Analyzing Wisconsin Voter Participation by Population Centers in the 2018 Gubernatorial Election

Lab Reports, Maps


Hoping to move outside of the city for this lab’s subject, I was excited to find interesting and manageable datasets for my home state of Wisconsin, made available by our Legislative Technology Services Bureau. With midterms and elections on the mind, data on state elections from 2012-2020 with information on voter racial identity, county, ward, and district, and breakdown by individual years and races was certainly intriguing and seemed an excellent resource to pull something relevant out of to visualize on a map. By combining it with the data on cities, towns, and villages across the state, I hoped to answer questions about voting rates according to population density. 



My datasets were found through the Legislative Technology Services Bureau Open Data website for Wisconsin: 2012-2020 Election Data with 2020 Wards and WI Cities, Towns and Villages (July 2022). The former provided me with the geographical data to visualize the state map as well as the voting demographic information while mapping the latter helped illuminate concentrations of population centers. 


QGIS, an open-source geographic information application, was used in this section’s lab to produce my visualization of voter proportions to population in the 2018 governor’s race. 

Process & Reflections 

This course has steadily built on the difficulty of each platform from lab to lab, and QGIS was perhaps the least intuitive to me yet. Just finding data that made sense to me and came with a SHP file was difficult enough; LTSB’s Open Data Page was an exciting find with its numerous download options for state legislative and election data. I started with a map of the cities, towns, and villages data points overlaid with the state’s congressional districts. Because this did not necessarily provide any interesting information or answer any questions beyond how many municipalities exist in each district, I had to search further to find my final election dataset, which included helpful geographic information. Adding this as a SHP file while moving cities and towns to the top layer as centroids allowed for the latter to remain visible before the former’s data had its symbology edited. Under the graduated property, I decided to focus on the total vote count variable from the 2018 gubernatorial race between Tony Evers and Scott Walker. After classifying and applying, my map showed the total number of votes in the year’s governor’s race by municipal ward, with cities and towns mapped over via its centroid visualization. 

Better than just showing the raw numbers, I had to search how to possibly change this to instead a rate of voting by dividing votes by the population. After a lot of trial and error, I used the field calculator to express the variables GOVTOTAL18 / PERSONS, which divided the votes from that year’s race by population, creating a new column, which I simply named govvote. Changing my symbology to this new rate of voting instead shows the percentage of voters within each ward and thus highlights which city and town areas have higher and lower voter turnout against their total population (albeit in this one year and only for governor, though this was a significant year given Evers’ usurping of incumbent Walker). I did run this version past a friend who happens to be in politics, and her suggestions mainly included wanting to include more information from the dataset I had at my disposal, such as incorporating a racial breakdown of the voter turnout. Ultimately, I decided my visual was already rather busy, and I did not want it to feel weighed down by too much information.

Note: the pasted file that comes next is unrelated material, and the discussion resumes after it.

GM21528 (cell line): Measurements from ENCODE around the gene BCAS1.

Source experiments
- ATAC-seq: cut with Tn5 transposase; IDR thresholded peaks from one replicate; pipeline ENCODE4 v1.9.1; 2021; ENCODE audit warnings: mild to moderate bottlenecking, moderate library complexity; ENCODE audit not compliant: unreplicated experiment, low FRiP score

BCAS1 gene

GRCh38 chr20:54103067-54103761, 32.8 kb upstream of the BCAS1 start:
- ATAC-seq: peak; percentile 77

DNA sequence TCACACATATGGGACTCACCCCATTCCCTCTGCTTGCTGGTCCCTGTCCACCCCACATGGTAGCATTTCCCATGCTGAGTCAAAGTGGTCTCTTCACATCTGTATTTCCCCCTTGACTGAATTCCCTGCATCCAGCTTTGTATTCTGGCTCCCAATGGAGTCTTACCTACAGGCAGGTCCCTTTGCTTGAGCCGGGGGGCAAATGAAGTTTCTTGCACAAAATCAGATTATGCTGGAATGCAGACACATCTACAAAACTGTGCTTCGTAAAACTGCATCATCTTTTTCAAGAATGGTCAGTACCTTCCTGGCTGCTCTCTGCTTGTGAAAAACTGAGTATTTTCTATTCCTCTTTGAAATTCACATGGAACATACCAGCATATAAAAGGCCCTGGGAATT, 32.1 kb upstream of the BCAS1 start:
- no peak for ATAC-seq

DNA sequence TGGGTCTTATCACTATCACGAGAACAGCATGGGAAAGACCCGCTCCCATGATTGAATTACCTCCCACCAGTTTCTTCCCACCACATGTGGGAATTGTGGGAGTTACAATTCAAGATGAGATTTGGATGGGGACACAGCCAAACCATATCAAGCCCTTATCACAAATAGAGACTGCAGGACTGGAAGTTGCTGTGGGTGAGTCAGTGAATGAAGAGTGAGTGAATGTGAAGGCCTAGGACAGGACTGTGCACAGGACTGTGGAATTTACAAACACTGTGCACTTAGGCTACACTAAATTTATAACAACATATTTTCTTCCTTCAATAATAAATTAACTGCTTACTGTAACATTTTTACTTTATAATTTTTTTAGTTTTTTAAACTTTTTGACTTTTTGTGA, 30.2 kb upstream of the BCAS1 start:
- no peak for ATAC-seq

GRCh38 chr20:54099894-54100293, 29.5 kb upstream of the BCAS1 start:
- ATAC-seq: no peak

Once I added my legend, I did realize the number categories listed as proportional could be read as confusing in a few ways – it even momentarily confused me. While 0.375, the max for the smallest section, represents 37.5% proportionally to the whole population, it would be a lot simpler if the legend itself could just read as percentages instead. This is the most glaring element I wish I figured out how to fix and would pay closer attention to doing any further population work in QGIS going forward. Additionally, it took some time to realize what was happening in the last section, which goes from 0.574 to 8.125. Because this is especially concentrated in metropolitan areas like Madison and Milwaukee, I believe it may be influenced by a higher turnout because of an increased population of students, which would be outside residential population numbers. While that is one consideration, I am unsure if or what other factors may also be contributing to the skew, and I also don’t feel confident in how to isolate that issue within the QGIS platform. Despite these flaws, I believe my visualization is still fairly clear in its informational intent, and I would be interested to see the breakdown of similar data in the most recent election to compare differences in the state between midterm years.


Legislative Technology Services Bureau Open Data Page (2012-2020). 2012-2020 Election Data with 2020 Wards. [Data set]. Shapefile.

Legislative Technology Services Bureau Open Data Page (2022). WI Cities, Towns and Villages (July 2022). [Data set]. CSV.